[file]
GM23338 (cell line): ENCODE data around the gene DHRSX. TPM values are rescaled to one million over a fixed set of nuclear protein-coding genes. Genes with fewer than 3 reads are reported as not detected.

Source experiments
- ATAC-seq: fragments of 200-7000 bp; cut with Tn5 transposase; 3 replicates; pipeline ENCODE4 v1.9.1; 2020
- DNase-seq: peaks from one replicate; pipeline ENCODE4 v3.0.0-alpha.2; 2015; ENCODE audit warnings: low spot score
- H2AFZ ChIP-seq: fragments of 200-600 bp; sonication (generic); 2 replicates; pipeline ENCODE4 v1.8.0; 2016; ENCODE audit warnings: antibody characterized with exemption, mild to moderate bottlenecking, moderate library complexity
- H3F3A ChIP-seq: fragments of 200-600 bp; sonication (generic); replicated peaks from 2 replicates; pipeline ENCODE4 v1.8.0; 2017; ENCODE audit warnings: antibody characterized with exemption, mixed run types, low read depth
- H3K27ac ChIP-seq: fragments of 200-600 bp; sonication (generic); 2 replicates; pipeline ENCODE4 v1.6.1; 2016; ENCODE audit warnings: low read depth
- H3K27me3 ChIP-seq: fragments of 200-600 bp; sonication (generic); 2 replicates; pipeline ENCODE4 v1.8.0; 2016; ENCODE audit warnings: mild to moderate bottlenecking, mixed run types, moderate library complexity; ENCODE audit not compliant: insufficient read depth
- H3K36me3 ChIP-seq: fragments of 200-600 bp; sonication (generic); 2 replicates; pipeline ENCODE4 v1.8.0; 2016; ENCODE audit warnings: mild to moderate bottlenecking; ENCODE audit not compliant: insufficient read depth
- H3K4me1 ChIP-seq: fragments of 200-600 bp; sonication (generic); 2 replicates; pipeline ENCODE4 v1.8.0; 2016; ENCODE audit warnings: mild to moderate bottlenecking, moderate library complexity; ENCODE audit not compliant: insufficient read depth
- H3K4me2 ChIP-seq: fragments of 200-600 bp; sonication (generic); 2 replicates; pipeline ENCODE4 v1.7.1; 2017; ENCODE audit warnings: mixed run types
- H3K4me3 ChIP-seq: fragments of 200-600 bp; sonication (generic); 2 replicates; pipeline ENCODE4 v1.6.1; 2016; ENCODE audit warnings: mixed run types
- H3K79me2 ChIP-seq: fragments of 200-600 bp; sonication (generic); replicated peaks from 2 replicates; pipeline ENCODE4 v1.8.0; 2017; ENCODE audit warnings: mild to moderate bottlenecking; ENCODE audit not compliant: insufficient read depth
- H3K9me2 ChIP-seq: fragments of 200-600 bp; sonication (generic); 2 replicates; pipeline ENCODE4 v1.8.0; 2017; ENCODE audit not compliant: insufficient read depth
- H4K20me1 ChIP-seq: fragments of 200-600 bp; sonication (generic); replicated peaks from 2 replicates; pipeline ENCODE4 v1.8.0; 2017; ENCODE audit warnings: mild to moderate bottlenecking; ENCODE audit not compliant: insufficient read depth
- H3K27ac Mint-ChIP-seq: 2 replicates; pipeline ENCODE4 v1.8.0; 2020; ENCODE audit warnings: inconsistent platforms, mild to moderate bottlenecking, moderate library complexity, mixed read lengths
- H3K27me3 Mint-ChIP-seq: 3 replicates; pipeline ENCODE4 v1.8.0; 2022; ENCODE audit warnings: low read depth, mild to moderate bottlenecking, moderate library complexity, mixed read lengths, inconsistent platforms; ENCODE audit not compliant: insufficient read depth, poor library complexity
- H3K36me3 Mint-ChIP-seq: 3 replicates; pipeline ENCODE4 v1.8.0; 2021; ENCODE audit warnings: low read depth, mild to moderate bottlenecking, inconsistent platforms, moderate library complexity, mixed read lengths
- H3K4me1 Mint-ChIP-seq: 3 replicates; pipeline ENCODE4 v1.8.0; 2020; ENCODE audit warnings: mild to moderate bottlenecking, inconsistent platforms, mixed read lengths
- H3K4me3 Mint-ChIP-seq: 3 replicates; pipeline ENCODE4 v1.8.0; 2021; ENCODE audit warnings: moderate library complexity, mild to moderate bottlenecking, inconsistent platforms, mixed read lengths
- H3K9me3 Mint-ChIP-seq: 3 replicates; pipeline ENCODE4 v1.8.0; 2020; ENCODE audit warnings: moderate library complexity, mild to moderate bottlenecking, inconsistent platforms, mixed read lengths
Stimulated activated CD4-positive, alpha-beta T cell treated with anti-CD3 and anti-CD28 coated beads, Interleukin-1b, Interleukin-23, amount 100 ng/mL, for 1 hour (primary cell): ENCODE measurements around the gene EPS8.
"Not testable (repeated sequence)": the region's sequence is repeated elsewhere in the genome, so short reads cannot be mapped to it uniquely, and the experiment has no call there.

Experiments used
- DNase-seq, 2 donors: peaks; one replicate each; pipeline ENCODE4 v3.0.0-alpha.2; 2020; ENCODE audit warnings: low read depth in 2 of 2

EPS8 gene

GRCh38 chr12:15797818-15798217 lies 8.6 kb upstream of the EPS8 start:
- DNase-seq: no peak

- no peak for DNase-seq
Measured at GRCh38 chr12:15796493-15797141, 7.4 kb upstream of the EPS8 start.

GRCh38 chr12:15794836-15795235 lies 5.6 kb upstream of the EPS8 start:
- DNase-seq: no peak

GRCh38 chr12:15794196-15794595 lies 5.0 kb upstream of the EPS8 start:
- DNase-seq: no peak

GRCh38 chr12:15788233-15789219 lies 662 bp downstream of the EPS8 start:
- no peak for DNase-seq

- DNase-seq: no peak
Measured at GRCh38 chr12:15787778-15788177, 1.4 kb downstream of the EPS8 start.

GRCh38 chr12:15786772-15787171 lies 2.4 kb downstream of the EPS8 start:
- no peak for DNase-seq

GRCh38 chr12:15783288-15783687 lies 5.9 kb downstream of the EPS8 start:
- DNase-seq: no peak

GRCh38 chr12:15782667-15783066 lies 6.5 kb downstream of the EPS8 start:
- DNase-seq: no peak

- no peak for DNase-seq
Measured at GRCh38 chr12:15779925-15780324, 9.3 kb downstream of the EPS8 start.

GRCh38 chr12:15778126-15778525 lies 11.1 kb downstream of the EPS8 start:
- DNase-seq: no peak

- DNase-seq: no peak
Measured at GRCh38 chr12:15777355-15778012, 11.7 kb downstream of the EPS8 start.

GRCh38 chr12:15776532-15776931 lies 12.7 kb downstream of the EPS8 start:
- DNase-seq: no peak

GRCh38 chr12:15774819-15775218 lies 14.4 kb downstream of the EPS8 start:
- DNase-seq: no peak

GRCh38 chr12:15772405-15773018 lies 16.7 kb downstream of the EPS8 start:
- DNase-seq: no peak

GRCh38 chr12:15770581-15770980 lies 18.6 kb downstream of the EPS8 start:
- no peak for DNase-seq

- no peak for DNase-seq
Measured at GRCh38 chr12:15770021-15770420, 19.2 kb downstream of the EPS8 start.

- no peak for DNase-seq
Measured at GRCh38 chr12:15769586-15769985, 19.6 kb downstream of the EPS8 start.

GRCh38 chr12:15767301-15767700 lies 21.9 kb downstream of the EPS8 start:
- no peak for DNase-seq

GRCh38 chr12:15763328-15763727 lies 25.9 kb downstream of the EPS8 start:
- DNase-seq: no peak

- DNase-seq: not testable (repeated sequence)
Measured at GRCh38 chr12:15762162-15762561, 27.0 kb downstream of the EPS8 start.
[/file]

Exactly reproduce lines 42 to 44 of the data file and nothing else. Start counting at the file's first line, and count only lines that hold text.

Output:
- DNase-seq: no peak

GRCh38 chr12:15782667-15783066 lies 6.5 kb downstream of the EPS8 start:
- DNase-seq: no peak